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South Williamsport, PA
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Hoops, Justice and a Place to Play

It is great to see basketball back at Memorial Park. Tip of my Webb Weekly cap to Mayor Gabriel Campana and his efforts on getting this done. When the basketball hoops were taken down a few years back, I was not a fan of the decision. I reached out to Mayor Campana and let my

It is great to see basketball back at Memorial Park. Tip of my Webb Weekly cap to Mayor Gabriel Campana and his efforts on getting this done.

When the basketball hoops were taken down a few years back, I was not a fan of the decision. I reached out to Mayor Campana and let my feelings be known. My thoughts were that basketball and as many places to play as possible, strengthen the community — the more opportunity for young people to focus on something positive and get exercise the better.

For some, basketball is the only thing that keeps them out of trouble. Obviously, at the time, I got nowhere with the Mayor, and I even heard from a few neighbors of Memorial Park who considered basketball the root of all evil. That it was a drawing card to those who wanted to misbehave and partake in illegal activities — drugs being the primary concern.

I have never subscribed to that type of thinking. To blame basketball is the equivalent of blaming a firearm for gun violence, not the person holding the gun. It makes no sense.

What a basketball court — or any park — provides is an area for people to gather. Anytime you have more people at a location there is more of an opportunity for any illegal activity to occur. This includes littering, which takes place at every park in the Country. The most important thing to discourage this, whether it’s at a park or a local neighborhood, is community vigilance.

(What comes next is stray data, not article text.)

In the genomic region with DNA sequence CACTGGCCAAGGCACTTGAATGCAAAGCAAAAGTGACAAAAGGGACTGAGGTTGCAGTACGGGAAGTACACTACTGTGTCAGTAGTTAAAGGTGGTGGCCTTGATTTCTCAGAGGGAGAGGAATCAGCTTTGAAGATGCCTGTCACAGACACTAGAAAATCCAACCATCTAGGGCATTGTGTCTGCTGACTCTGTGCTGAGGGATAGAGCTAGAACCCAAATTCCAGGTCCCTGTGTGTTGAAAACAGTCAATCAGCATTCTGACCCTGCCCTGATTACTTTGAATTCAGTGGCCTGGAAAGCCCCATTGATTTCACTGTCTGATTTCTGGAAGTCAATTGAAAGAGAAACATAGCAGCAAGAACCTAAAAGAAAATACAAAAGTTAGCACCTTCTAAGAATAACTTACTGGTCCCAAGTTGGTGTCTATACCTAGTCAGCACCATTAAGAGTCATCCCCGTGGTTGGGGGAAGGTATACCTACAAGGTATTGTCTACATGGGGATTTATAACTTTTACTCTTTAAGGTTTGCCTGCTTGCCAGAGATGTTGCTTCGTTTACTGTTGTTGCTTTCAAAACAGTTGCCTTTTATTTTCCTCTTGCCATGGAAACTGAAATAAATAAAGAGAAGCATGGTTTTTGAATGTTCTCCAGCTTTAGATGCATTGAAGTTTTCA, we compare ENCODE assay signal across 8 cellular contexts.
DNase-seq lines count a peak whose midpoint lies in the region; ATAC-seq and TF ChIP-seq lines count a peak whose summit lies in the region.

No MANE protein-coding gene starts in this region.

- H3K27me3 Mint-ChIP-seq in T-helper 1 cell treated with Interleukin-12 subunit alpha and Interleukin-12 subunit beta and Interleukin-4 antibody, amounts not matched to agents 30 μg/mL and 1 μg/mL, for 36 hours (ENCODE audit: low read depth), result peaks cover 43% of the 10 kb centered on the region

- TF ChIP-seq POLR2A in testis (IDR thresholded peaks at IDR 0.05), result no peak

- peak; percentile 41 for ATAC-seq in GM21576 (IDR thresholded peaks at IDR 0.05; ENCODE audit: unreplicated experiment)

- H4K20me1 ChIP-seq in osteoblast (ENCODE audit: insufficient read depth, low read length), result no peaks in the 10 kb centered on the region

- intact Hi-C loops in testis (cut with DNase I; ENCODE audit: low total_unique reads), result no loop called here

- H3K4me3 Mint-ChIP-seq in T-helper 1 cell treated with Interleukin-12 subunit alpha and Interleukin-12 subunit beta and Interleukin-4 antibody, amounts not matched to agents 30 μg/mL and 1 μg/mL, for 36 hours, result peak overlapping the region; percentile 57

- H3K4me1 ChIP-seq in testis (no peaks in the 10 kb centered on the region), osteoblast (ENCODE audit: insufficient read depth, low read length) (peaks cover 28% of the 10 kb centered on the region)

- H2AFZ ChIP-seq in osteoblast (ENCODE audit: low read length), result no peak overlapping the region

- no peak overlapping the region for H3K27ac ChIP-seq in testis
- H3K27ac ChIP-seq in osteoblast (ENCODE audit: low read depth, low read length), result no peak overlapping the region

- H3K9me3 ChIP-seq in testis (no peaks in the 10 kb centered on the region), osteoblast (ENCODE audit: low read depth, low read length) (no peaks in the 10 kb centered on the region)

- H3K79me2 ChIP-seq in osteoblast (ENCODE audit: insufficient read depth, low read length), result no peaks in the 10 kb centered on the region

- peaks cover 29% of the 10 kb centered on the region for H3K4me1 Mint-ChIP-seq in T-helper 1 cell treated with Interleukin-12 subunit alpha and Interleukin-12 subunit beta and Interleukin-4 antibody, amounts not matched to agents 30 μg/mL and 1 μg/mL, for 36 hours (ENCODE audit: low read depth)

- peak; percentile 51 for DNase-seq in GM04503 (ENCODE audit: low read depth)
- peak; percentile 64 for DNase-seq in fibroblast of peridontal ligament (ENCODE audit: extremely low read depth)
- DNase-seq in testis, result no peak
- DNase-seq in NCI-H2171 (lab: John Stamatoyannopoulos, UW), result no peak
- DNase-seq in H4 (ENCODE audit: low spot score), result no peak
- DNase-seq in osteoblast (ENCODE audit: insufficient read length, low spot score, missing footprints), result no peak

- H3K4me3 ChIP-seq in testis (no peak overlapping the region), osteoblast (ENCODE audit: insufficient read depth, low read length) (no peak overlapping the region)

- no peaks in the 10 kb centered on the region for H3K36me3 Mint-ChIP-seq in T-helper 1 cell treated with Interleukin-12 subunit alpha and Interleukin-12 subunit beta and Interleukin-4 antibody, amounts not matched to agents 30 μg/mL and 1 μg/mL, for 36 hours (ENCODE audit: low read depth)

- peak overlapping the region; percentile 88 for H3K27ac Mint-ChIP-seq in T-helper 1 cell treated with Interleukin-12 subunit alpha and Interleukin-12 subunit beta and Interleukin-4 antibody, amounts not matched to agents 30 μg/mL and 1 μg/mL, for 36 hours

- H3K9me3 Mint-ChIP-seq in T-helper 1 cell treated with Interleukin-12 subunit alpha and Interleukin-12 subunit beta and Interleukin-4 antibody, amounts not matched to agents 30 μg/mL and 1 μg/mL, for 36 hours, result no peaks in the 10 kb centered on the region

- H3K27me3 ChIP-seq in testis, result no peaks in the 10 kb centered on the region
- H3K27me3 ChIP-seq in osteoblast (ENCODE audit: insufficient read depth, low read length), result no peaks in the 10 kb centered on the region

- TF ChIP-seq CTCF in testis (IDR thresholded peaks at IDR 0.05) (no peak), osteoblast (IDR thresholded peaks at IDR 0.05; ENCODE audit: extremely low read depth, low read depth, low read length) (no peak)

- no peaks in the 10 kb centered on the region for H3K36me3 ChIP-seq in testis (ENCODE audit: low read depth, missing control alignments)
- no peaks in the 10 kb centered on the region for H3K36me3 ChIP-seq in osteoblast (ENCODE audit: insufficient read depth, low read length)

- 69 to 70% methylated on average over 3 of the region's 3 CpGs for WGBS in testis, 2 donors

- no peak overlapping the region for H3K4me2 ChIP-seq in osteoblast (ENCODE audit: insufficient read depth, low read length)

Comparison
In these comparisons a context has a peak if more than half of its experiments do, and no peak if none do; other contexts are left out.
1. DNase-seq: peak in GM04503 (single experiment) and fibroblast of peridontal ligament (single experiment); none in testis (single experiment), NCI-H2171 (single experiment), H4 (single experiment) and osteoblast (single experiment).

Obviously, I’m not talking about the nine-year-old kid dribbling and shooting a basketball or riding his bike in his neighborhood. It’s the older generations that are playing hoops at the park or maybe enjoying their front porch on a nice spring day that must get involved.

It all begins with identifying the problem to a person of authority. It doesn’t have to be to the police if it’s a simple, everyday problem. If a person does not feel comfortable contacting local law enforcement, they should reach out to a local community leader. Let them pass the information on to the authorities. And by a community leader, I mean it can be anyone close to the park or neighborhood, from that more seasoned individual that just always seems to be around, to a local priest or minister, maybe a City Council member — whoever an individual feels comfortable talking with. The important thing is that a small problem doesn’t grow unchecked.

If a location is identified as a problem, whether it is a basketball court or a street corner, it is then up to the local police to then address the issue. If the wrong element knows that an area is being watched and protected, they will probably move to a point of less resistance. In the same breath, if it is known there is a gathering of the wrong element at a certain location, with proper police surveillance and due diligence it should be easier to eliminate the problem.

In the world of today, it is impossible to keep any park or neighborhood safe without a community effort. It doesn’t matter where it’s located. There are just too many issues and people of concern.

Back to Mayor Campana. He did the right thing returning basketball to Memorial Park. One thing that jumped out to me as this process was ongoing was how politics became a game of convenience. How individuals that battled the Mayor not to remove the hoops, now fought the Mayor on their return. Even something as simple as basketball for the local kids became a game of political football. I would like to point these individuals out, but what’s the point? The hoops are up. Maybe the time to do this is when I explain why Alize Johnson’s state-of-the-art basketball facility is at Firetree Place and not in a Williamsport City Park.

On a positive note, the only person that doesn’t make a mistake is the individual that does nothing. I never held any malice toward Mayor Campana after my words fell on a deaf ear about removing the hoops. I think he believed at the time it was the right thing to do. I think it’s much more important that he has realized the best thing for the community is a place where anyone can play basketball.

One of my frustrations with government at every level currently is the lack of respect and compromise the elected have for each other. A difference of political opinion should never create long-term division or a grudge of hatred. Sometimes mistakes are made, opinions change or the passing of time presents a different answer. The elected need to work together in a timely manner for what’s best for “We the People.” This is true from Williamsport to Washington.

God Bless America.

Jim Webb
Jim Webb
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